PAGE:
It is fall and maybe not the best time to find some of the treasures named above, but then again, fall is often the time to get up early, visit wetlands, and watch (and count) the extraordinary numbers of waterfowl departing in search of a good meal. Others have commented that Proven Lake shelters hundreds, nee thousands, of waterfowl in fall, and we would encourage anyone staying in that area to get out, and take a look.
Manitoba Sustainable Development have in fact built a trail on Proven Lake. It is little used, and likely to be a bit overgrown, but in mid-summer, apart from the ticks, it provided a great birding walk.
Below, we share maps, and a bit of information about this little known IBA.
Proven Lake is reached by driving north on Highway 10 from Brandon. Turn to the west when Highway 10 meets number 45, and you are almost there! Rather than turn onto the 45 itself, immediately take the gravel road to the north, and head along here. The lake is to the north.
Soon the lake appears. You can see a possible Franklin’s Gull colony on the lake in this area. Of interst to most birders, the habitat here for Yellow Rail looks superb!
Continuing to head west, you come to the trail. This can be accessed on a road heading north, and you will be able to recognise it as it’s well signposted (see below).
Pull into the parking lot, and you face an information sign with an image of the IBA-designate bird, the Black-crowned Night Heron. The original designation pertained to a huge colony of over 300 nests, counted in 1966. In 1995, there were still 200 nests. This represented around 4% of the estimated Canadian population of this species.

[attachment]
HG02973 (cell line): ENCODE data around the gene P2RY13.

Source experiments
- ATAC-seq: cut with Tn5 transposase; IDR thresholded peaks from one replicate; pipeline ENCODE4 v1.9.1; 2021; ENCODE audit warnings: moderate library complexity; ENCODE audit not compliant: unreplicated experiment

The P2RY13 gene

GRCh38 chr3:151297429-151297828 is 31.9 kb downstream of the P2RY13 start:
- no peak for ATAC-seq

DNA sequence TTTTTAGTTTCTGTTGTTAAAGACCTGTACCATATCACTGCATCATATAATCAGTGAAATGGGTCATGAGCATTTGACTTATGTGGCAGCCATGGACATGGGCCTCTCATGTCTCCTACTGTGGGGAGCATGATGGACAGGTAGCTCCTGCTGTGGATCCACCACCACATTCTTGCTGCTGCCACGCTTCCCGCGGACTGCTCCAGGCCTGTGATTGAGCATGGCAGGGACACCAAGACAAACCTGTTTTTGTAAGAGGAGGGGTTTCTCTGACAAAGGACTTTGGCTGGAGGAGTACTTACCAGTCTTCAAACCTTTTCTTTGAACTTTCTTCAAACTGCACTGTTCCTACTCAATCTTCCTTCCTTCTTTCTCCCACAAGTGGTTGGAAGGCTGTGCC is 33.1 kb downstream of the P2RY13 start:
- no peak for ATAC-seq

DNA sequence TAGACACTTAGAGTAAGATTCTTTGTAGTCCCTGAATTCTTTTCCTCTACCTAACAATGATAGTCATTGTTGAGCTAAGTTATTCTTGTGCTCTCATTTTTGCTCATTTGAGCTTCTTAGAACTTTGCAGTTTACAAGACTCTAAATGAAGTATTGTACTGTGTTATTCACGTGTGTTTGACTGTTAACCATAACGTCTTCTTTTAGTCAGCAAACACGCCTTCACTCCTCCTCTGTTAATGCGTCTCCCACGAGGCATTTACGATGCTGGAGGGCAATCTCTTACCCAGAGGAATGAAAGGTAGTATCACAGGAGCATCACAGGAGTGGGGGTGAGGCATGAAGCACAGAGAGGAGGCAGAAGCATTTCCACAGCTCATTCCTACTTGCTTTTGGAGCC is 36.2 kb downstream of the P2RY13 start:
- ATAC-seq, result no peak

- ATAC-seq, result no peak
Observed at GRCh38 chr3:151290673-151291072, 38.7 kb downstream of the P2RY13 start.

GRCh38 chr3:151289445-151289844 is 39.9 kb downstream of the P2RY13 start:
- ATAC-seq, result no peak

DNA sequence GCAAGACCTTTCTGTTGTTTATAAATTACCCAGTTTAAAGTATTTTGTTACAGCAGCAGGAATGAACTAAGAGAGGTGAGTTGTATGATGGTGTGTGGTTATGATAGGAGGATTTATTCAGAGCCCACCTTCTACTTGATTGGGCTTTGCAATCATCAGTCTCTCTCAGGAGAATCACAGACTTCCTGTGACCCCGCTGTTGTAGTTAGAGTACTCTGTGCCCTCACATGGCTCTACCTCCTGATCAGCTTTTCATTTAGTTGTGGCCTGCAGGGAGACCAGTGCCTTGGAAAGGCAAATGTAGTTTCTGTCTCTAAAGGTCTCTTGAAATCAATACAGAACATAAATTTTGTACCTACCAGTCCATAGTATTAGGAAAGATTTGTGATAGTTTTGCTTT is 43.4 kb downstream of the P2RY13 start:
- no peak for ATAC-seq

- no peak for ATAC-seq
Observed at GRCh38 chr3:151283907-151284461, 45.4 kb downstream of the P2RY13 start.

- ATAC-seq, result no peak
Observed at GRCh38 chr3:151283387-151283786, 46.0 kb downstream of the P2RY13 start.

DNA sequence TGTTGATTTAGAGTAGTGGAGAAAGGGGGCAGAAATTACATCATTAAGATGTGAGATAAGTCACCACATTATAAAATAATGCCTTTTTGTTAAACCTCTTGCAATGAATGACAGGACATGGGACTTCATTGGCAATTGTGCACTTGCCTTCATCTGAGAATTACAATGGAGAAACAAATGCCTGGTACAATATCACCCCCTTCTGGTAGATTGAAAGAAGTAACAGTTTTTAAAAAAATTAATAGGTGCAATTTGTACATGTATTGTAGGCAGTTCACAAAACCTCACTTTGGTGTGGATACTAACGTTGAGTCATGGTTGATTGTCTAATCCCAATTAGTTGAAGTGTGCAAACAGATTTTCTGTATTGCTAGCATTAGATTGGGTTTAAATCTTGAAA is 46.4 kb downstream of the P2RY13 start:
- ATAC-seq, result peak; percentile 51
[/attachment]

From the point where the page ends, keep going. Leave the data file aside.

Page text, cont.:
Setting out along the trail, you come across a variety of habitats: broadleaf woodland; agricultural land, notably hay meadows; spruce bog and; wetlands including cattail marshes, sedge meadows and open water.
The hay meadows host Bobolinks, Brown Thrasher, and other generalist open ground bird species. These drop into sedge meadows closer to the lake, and this area was notable for its Yellow Rails during the Manitoba Breeding Bird Atlas. Le Conte’s Sparrow are also found here. The lake has hosted large colonies of Franklin’s Gull in the past, at least 800 nests (a modest 100 individuals were noted in summer 2018). Eared Grebe has bred here in significant numbers as well. Being so close to the National Park, a number of warblers can be spotted in migration, as well as some of the typical aspen parkland breeding species, such as Black-billed Cuckoo and Least Flycatcher. Areas of willow scrub, and dead conifer trees are ideal for flycatchers, Alder’s certainly breed here. The cattail marshes also host American Bitterns, and hide breeding dabbling ducks.
The varied habitat along the trail provides habitat for a host of species. Beaver lodges are noticeable along the channels, and muskrats are present in the cattails. The diverse habitats are also great for invertebrates (although in spring and summer, watch for ticks). Please though be Bear Smart – this is after all in the shadow of Riding Mountain, and this area is very much known for its bears.
Although all the above were taken in June, there is a need to do more monitoring at Proven Lake. Many visiting birders drive straight by it, heading into the boreal treasure trove that is Riding Mountain National Park, and in a way, who could blame them! BUT, Proven Lake is certainly worth a look, and the area here is very much under-birded. You will find species such as Great Gray Owl in the conifer trees along the trail, and it is an ideal spot for the elusive Yellow Rail, so why not stop here next time you come by? In terms of fall priorities, if you are visiting the area, why not take an early morning trip to one of the points on the map below, and count the waterfowl as they leave the shelter of the lake and marshes, and go to feed for the day in the surrounding grain fields? If you are really adventurous, why not try to get a group of people out, and try to count from more than one spot? You might be surprised at the numbers you find!